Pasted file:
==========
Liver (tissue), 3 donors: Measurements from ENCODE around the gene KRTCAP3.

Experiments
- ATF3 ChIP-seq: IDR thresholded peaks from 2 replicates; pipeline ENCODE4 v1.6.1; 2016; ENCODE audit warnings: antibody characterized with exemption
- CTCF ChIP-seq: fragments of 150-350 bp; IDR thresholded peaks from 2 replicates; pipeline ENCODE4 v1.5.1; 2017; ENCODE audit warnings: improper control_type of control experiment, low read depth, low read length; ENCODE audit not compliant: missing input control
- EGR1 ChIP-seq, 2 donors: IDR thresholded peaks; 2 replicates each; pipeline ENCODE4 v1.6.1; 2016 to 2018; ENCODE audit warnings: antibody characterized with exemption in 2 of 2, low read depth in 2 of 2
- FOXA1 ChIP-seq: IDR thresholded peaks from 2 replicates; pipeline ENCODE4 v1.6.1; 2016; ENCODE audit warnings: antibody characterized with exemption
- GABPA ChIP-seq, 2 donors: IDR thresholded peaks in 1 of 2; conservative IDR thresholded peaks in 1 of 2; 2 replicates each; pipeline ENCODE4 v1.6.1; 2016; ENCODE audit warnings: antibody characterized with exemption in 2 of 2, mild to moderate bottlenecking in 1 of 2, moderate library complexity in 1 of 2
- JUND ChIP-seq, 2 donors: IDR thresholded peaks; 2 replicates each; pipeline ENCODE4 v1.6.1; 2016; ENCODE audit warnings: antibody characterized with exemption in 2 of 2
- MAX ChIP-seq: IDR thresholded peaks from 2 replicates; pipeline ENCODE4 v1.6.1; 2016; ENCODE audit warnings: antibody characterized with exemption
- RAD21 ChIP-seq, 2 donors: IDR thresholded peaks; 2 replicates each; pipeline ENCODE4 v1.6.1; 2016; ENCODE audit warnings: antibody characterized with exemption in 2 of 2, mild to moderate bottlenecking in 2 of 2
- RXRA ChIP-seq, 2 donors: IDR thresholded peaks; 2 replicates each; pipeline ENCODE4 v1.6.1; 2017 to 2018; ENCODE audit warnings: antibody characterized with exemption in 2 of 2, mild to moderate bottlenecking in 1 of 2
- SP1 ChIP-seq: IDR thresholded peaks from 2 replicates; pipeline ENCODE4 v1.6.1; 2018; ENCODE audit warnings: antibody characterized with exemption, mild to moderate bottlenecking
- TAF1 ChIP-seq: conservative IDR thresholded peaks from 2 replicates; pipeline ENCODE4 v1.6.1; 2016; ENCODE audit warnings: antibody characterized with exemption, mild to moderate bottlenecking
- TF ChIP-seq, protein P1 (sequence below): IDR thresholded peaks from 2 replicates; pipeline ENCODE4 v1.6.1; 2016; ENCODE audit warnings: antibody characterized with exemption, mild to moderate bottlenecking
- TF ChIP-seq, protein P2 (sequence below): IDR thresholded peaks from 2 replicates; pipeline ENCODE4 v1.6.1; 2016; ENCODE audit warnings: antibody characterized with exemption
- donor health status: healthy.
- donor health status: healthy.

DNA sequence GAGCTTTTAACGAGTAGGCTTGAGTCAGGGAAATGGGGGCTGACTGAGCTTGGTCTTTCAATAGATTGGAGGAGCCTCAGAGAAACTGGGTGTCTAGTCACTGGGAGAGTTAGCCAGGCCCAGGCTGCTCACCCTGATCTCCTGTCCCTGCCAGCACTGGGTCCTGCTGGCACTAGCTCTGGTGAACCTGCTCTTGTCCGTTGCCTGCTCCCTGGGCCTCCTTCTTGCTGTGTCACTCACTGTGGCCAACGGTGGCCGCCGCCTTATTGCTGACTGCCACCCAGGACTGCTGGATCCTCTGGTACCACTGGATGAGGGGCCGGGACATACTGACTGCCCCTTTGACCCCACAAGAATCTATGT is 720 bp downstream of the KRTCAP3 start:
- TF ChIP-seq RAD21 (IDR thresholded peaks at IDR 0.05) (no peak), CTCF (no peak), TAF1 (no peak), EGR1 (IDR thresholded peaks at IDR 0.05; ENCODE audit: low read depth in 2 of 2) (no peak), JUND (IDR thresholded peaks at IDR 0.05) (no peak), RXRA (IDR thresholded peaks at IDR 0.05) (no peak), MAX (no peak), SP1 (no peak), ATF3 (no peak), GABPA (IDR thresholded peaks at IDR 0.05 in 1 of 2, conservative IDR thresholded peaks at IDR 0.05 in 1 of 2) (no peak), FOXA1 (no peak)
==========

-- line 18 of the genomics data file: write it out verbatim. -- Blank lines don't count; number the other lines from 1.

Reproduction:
DNA sequence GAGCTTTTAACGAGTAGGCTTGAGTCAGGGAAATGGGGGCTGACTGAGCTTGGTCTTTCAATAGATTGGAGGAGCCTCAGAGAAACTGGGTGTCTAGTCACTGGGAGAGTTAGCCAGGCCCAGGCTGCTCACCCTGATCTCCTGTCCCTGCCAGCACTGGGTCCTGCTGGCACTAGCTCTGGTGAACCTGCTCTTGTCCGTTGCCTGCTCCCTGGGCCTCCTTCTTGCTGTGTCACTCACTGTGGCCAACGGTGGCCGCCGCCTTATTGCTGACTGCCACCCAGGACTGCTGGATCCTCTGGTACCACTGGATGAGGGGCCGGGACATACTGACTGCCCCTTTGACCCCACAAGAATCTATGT is 720 bp downstream of the KRTCAP3 start: